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Pumping Lemma : For any regular language $\mathbb{L}$, there exists an integer $n$, such that for all $x\in \mathbb{L}$ with $|x|\geq n$, there exists $u, v, w \in \Sigma^*$, such that $x = uvw$, and

  1. $|uv| \leq n$
  2. $|v| > 0$
  3. $uv^iw ∈ \mathbb{L} \space\forall i\geq0$

My question is, what exactly is the "Pumping Length" $n$ here? While proving if a language is regular or non-regular, do I have to assume the value of $n$, or do I have to calculate it? If Yes, how to calculate?

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The pumping length $n$ must be assumed to be arbitrary - you can't fix it to be a particular value. The pumping lemma is used to prove that a given language is nonregular, and it is a proof by contradiction.

The idea behind proofs that use the pumping lemma is as follows. To prove a given language $L$ is nonregular, by way of contradiction, assume that $L$ is regular. Then there must be a machine on $n$ states accepting $L$, for some positive integer $n$. You can then show (this is essentially what the proof of the pumping lemma does) that such a machine must also accept other strings, i.e. $L$ must also contain these other strings (these other strings are the pumped strings, which have the form $xy^iz$). However, it can be shown that some of these pumped strings do not belong to the given language, and so we have a contradiction. This contradiction implies that the assumption you started with (that there is a machine with $n$ states accepting $L$) is false, i.e. there is no machine on $n$ states accepting $L$. Since $n$ was chosen to be arbitrary, you've shown that there does not exist a machine on any number of states accepting $L$, i.e. there does not exist a machine accepting $L$.

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When using the pumping lemma, you do assume such $p$ exists, assuming that the language is regular. This $p$, no matter what it is, should exists since it is the number of states for the DFA of the language. You do not however need to know its exact value, it must exists if the language is regular.

You can read it in the proof of the pumping lemma .

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The "Pumping Length" "n" exists because you can write a finite automata that classifies all strings up to a fixed, finite length in any way it wants to.

Your finite automata can have (in effect) a lookup table, and decide where each string goes (accepted or not accepted).

But, you cannot make an infinite lookup table. The program/machine/expression for recognizing regular languages only has so much state. How much state isn't known -- because you can make really, really large finite automata -- so we cannot fix an "n" that works for all machines.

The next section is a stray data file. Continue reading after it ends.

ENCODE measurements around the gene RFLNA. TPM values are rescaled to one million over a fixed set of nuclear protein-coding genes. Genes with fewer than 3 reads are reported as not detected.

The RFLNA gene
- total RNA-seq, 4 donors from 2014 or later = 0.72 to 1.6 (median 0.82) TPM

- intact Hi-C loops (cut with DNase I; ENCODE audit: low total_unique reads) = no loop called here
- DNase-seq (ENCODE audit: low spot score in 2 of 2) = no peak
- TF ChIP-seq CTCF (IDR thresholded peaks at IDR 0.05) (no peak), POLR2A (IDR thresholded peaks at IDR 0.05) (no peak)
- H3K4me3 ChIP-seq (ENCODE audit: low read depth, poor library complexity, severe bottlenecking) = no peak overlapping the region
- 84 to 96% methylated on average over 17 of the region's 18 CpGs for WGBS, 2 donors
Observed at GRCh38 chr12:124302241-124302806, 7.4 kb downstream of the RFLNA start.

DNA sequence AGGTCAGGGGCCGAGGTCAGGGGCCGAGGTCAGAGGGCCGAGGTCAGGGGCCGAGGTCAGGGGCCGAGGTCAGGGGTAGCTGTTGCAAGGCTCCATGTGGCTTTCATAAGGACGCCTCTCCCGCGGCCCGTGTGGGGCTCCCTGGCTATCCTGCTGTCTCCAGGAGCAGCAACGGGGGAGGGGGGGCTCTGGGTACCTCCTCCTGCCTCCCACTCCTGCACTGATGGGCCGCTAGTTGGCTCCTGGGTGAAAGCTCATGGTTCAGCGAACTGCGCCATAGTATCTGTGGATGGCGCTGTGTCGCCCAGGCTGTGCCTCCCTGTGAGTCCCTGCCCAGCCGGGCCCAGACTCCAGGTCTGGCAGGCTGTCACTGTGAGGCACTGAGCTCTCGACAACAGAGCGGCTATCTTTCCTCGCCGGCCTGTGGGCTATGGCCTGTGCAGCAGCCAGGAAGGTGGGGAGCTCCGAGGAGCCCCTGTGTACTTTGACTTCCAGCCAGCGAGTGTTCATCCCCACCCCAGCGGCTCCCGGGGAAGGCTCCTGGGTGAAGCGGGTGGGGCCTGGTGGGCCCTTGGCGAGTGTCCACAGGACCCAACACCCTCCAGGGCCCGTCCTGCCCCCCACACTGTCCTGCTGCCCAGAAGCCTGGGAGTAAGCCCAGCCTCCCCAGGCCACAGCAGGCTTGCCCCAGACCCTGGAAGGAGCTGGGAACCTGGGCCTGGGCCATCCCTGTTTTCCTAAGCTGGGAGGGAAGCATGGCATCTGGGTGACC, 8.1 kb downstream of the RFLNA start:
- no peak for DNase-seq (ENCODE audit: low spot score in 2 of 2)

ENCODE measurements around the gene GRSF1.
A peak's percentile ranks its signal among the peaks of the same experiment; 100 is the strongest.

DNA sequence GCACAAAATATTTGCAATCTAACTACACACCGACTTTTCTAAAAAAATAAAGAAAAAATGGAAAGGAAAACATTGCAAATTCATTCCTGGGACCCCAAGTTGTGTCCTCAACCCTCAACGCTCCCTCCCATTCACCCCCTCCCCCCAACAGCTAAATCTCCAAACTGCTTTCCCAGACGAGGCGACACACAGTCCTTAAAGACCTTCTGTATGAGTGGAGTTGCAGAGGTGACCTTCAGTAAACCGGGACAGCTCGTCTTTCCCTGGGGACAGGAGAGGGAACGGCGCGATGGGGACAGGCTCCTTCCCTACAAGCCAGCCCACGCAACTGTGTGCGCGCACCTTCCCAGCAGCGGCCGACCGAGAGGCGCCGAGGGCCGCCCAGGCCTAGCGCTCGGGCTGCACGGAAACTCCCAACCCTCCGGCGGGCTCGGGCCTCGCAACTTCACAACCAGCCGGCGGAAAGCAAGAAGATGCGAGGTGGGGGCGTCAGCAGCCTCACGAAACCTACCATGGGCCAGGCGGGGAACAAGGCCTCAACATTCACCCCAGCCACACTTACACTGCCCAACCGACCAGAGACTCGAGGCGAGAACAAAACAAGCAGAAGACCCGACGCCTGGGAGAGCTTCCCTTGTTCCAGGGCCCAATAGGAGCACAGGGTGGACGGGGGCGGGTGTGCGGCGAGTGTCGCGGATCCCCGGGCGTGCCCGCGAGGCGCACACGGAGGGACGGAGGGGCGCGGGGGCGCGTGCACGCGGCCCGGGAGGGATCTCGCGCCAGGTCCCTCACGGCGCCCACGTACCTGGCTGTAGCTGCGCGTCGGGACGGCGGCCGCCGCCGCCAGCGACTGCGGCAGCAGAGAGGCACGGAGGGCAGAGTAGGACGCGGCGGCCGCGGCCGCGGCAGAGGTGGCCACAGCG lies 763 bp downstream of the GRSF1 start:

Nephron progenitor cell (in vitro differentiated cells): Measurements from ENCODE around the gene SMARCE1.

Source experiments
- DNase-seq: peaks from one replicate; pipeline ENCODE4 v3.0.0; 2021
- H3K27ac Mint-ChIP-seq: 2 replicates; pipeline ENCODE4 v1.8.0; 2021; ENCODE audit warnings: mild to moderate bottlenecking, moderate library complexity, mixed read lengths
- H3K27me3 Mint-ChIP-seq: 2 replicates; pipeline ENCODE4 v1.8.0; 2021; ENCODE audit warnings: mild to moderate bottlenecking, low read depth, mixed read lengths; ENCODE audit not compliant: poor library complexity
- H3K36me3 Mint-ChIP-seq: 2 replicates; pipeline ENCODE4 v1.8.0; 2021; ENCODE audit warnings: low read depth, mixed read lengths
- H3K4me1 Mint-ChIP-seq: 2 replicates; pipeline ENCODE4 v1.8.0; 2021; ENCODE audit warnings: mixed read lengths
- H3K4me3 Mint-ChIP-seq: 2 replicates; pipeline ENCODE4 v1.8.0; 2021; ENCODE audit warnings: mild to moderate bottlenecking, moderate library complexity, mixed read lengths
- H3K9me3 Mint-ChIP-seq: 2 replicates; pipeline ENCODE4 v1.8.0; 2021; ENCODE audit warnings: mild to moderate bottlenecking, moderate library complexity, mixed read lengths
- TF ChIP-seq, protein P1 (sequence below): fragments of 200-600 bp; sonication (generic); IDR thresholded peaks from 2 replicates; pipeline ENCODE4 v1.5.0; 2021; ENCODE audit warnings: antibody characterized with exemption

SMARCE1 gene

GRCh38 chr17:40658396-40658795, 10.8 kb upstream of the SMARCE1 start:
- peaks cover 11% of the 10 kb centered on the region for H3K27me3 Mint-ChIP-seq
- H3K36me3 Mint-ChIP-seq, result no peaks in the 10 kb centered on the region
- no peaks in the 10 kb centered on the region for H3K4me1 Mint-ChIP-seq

Instead, it is saying that for every fixed finite automata, there is a length of string long enough that the finite automata cannot maintain an arbitrary lookup table. As we don't know how big the automata is, we don't know how long this string has to be.

You could write an algorithm that takes a given regular language (assuming it is described reasonably) and produces the point where it cannot hope to maintain a lookup table. As an example: if your recognizing machine was a finite automata description, once your string is longer than the number of states in the finite automata, it must have formed a loop (visited a state twice).

If we break the recognized string into 3 parts (the part before we start the loop, the part that walks the loop, and the part afterwards), we can repeat the loop part of the string any number of times.

But in this proof, and in general, we don't have the finite automata.

But we do know if the language is regular, then such an "n" exists.

So when proving a language non-regular, if you can prove that for every single n, the pumping lemma doesn't hold for any string of your choice, you win.

On the other hand, if you prove the pumping lemma holds for given string in the language, that does not prove the language is regular.

This kind of mental gymnastics is tricky, honestly.

You can rephrase this as a challenge-response. To prove a language is non-regular, you need to make a proof machine.

This proof machine must accept a value "n". It must then produce a string x with |x| > n.

Then it must accept any subdivision of x into uvw with |v| > 0 and |uw| <= n. From that, it has to prove that uv^iw is not in the language.

The choice of "n" and the "uvw" are hostile, not something you get to pick. Your "proof machine" must work regardless of what values it is challenged with.

If you can do this, you have proven the language is non-regular.

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A regular language has a finite state machine, and therefore it has a finite state machine with a minimum number of states n. If we examine the first n letters of an input string, there are n+1 states that we encountered after 0, 1, 2, …, n letters. Since there are no n+1 states, there must be a state S that we encountered after x letters and after x < y <= n letters, so in the state S the next y-x letters brought us back to the same state S. Whether we parsed those letters 0, 1, 2, or any number of times, we go back to the same state S.

And if you look carefully, that’s exactly what the pumping Lemma says. The pumping length is any number the number of states in the smallest finite state machine for the language. (Except that we don’t greater than that number of states, and we usually use the pumping Lemma to show that the language is irregular and therefore the number of states and the pumping length don’t exist).

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